Sunday 24 March 2013

The Lalbagh that is not

Look up any tourist books and even the web and you are told that it was Hyder Ali and Tipu Sultan who pioneered the Lalbagh Botanical Garden at its present location in Bangalore.
Even records with the State Government, Department of Horticulture that manages Lalbagh and even British records seem to suggest that the present location is the spot where Hyder initially set the ball rolling for Lalbagh by planting a few cypress trees.
Even the website of the Department of Horticulture seems to say that the British further developed Lalbagh from its original location.
However, recent research has indicated that the present day Lalbagh was not the exact location where Hyder and Tipu had commenced their garden. Moreover, the research has also put paid to the myth that pone of the biggest trees in the garden-the silk cotton- was planted by Tipu Sultan.
The research, however, agrees on the fact that the mango trees were indeed planted by Tipu.
This research was published in one of the issues of Current Science and it was conducted by a group comprising Meera Iyer, Harini Nagendra and M.B. Ranjini.
Their work was published in the magazine as “Using satellite imagery and historical maps to investigate the original contours of Lalbagh Botanical” (submitted June 2011) and accepted by Current Science..
The article states that only a tiny portion of the original gardens developed by Hyder Ali and Tipu Sultan is part of present-day Lalbagh. The researchers studied the original contours of Lalbagh using historical maps and old paintings and recent remotely sensed images to arrive at several important conclusions.
They contend that the major portion of the original Lalbagh has been swallowed up in the name of development and a part of it now forms the Wilson Garden crematorium and the Wakf burial ground.

The researchers examined the actual boundaries of the Garden as it was in the period of Tipu Sultan. They used two maps drawn in1791. This map was drawn by the British after they defeated  Tipu Sultan in the Third Anglo-Mysore war.
The Siege of Bangalore took place in February–March 1791 and e Lord Cornwallis led the British army. They captured the fort of Bangalore and also overran Lalbagh and Bugle Rock , both tourist spots today, from where a small Mysore Army personnel fired at the British soldiers.
The British captured Bangalore on March 21, 1791 and following the victory, Lord Cornwallis asked surveyors in the British Army to prepare maps of the Fort and its surroundings upto a distance of eight kms, including the Peta and Lalbagh. These maps can be currently seen in the British Library.
These maps predate the Great Trigonometric Survey, and therefore do not conform to the standard projection system followed by later maps. However, the researchers obtained digital maps and superimposed them on the base map of the city drawn in 1987.
Soon after the superimposition, the researchers found that the gardens during Tipu’s period consisted not of one contiguous area, but were a series of five rectangular plots of varying sizes.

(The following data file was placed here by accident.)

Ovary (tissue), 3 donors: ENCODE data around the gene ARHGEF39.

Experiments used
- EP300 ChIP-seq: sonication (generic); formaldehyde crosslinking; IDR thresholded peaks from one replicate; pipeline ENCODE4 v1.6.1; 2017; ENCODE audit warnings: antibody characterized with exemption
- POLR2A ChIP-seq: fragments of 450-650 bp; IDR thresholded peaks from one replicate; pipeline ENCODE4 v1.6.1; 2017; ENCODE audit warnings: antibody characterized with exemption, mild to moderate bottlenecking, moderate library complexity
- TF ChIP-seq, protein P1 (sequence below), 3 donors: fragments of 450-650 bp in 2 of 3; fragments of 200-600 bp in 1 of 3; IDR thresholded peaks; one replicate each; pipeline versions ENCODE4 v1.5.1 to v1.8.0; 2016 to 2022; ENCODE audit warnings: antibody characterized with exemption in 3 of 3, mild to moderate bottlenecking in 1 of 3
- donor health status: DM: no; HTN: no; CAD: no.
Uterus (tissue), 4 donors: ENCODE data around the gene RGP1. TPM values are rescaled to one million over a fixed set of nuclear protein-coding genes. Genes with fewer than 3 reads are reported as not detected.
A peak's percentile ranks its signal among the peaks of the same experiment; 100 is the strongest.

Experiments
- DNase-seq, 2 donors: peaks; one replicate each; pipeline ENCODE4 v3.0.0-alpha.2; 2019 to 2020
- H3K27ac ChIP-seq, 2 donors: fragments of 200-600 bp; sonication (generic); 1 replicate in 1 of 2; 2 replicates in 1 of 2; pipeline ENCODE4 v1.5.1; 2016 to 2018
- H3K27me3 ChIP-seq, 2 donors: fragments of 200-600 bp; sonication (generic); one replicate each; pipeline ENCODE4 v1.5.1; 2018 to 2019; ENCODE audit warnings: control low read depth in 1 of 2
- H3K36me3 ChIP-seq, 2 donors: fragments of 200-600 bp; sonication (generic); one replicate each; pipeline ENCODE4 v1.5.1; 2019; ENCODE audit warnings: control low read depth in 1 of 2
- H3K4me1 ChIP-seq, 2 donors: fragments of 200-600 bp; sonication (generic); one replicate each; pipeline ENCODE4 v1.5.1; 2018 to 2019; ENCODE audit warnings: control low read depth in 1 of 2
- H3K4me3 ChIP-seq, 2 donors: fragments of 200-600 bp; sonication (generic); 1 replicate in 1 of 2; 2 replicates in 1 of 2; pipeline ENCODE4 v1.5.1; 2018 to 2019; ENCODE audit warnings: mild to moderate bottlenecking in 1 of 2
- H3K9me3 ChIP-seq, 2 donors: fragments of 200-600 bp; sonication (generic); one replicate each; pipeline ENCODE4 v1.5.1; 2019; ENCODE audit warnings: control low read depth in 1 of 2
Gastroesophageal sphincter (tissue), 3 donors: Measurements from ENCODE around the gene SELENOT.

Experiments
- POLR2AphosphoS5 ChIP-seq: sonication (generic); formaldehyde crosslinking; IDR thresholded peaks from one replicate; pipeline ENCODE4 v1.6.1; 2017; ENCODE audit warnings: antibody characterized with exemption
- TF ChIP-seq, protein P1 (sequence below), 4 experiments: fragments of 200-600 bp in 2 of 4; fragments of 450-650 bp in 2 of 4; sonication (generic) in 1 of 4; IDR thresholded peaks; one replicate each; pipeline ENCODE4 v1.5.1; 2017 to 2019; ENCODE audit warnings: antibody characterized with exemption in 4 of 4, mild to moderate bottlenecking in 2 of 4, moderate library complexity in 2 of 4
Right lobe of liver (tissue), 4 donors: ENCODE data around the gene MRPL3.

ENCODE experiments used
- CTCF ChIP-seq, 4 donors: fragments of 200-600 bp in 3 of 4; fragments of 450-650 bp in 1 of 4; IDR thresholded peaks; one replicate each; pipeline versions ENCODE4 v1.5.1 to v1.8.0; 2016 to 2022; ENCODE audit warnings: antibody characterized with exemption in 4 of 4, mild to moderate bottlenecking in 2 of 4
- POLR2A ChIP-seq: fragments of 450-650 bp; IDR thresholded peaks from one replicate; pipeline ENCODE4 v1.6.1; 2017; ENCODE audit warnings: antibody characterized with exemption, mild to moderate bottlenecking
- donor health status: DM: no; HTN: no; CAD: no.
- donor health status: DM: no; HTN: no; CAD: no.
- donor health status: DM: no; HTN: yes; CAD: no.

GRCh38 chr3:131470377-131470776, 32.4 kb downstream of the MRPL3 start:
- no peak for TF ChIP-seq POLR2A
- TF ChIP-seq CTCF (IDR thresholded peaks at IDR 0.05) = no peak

This fact corresponds with historical information which suggests that the gardens developed by Hyder Ali and Tipu Sultan, including those at Sira and Srirangapatna, were laid out in the Islamic charbagh style basically a series of plots separated by walks.
Even, Francis Buchanan, a Scottish entomologist, has recorded that the gardens of Tipu and Hyder were divided into plots which were separated by walks. Some of the historical paintings of Lalbagh also back this view.
The researchers found that of the original five gardens demarcated on the maps, four are well outside present day Lalbagh. Only a portion of the southern most plot falls within the boundaries of the present day Lalbagh.
Using GPS coordinates, the researchers have debunked the long held fact that the biggest silk cotton tree in Lalbagh was planted by Tipu. They state that the silk cotton tree never existed in the patches that made up Lalbagh during the period of Tipu.
However, the mango tree believed to have been planted by Tipu was within the southernmost rectangular plot.
The research conclusively proves that the five plots were abandoned early in second decade of the 1800s. There is historical and contemporary records in 1800 to prove that Lord Cornwallis handed over the Cypress Garden or what remained of it to Benjamin Heyne, a botanist in the East India Company.
Heyne was handed the management of  two of the rectangular gardens. He was only able to attend to the garden intermittently. He held the post till 1808. He reported in 1812 that the garden had been abandoned and most of it had been brought under the cultivation of rice and ragi
The garden was consolidated into a single plot when it was taken over by a military paymaster, Major Gilbert Waugh in 1814. He held on to the garden as his private property before it reverted back to the British and they developed the Lalbagh of today.
Make no mistake, this post doe not demean the contribution of Hyder and Tipu in developing Lalbaghs at Bangalore, Srirangapatna, Sira and Malavalli. What we would like to stress is that the original rectangular design perhaps has been post to posterity and what remains of the original garden is only a patch of green.

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